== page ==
Research

How do Russians, Americans, and Chinese Perceive the “New Cold War”?

David Woo, Rikki H. Sargent, and Danielle Goldfarb

April 21, 2022

  •  Forty-eight percent of Russians agree that “people should support their country even if their country’s actions and policies are in the wrong”, compared with only 32 percent of Americans, according to a new Cold War II study that uses a unique Web-based technology that minimizes bias.
  • The same study finds that the majority of both Russians and Americans now view each other’s countries as an enemy or adversary.
  • Interestingly, the vast majority of both Russians and Americans believe they have the “upper hand” in the “global power struggle” between Russia and its allies and the US and its allies.
  • Both Americans and Russians believe that what is most at stake in this “global power struggle” is the economic growth prospects for their countries.
  • These data are highlights from a new Cold War II Index, the first of its kind that collects real-time, anonymous, independent, and broad-based data from Russian, American, and Chinese citizens about their economic conditions and their views on the global geopolitical realignment.
chart showing russian, american, and chinese citizens' opinions on uncritical loyalty toward their countriesForty-eight percent of Russians agree that “people should support their country even if their country’s actions and policies are in the wrong.” Thirty percent neither agree nor disagree with the statement, and only 22 percent disagree. This compares with only 35 percent of Chinese and 32 percent of Americans who are uncritically loyal to their countries.

Data from the same survey also show that more than half of Americans view Russia as an enemy (23%) or as an adversary (33%), while 59 percent of Russians view the US as an enemy (28%) or an adversary (31%).

Interestingly, the vast majority of Russians (80%) and the majority of Chinese (64%) believe that Russia, China and their allies have the “upper hand” in the “global power struggle” between China, Russia, and their its allies and the US and its allies while nearly three out of four Americans (72%) believe the US and its allies have the advantage.Chart on chinese, russian, and american citizens' perceptions of which countries have the upper hand in the world's power struggle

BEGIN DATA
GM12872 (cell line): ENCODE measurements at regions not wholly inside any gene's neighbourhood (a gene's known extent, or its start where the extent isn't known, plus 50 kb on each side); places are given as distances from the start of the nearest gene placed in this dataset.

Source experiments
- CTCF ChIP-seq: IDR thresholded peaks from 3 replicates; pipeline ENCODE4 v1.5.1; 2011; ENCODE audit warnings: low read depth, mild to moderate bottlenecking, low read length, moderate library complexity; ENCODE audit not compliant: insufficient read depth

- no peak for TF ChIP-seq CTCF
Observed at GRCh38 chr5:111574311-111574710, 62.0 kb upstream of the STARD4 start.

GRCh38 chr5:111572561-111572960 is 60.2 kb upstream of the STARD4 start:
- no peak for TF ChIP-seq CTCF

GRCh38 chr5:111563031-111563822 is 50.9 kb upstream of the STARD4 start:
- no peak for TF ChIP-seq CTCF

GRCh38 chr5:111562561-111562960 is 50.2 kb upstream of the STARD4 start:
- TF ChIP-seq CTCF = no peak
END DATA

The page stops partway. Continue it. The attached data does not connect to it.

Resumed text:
Moreover, according to citizens in the three countries, the conflict between Russia and its allies and the US and its allies is, at its core, not about political systems but about economic outcomes. When asked what would be most threatened if their side were to fall behind in the global power struggle, the number one selected answer in all three countries was “economic growth” (39% of Russians, 35% of Americans, and 37% of Chinese), and the least selected was the country’s political systems (16% of Russians, 19% of Americans, and 15% of Chinese).

The data in this study were collected anonymously and on a 24/7 basis from more than 1300 Russians, more than 1600 Americans, and over 2200 Chinese between March 30 to April 18.

In addition to the data points highlighted above, the study also includes data from all three countries across other public sentiment indicators related to the geopolitical conflict, as well as real-time economic and financial indicators in all three countries. The economic indicators include consumer spending, inflation expectations, jobs, financial confidence, and retail investment. They provide a real-time signal on, for example, the impact of sanctions on Russian lives, the trajectory of the Chinese economy as it battles the Omicron wave, and on the direction of the US economy far in advance of official data.

Typical survey data from China and Russia are widely viewed as unreliable. The information war being waged alongside the military one is making it even more difficult for analysts and decision-makers to reliably gauge current, let alone future economic and political conditions. This ongoing study aims to fill part of this information gap by providing, to our knowledge, the only independent, broad-based, anonymous, real-time data on the realignment underway.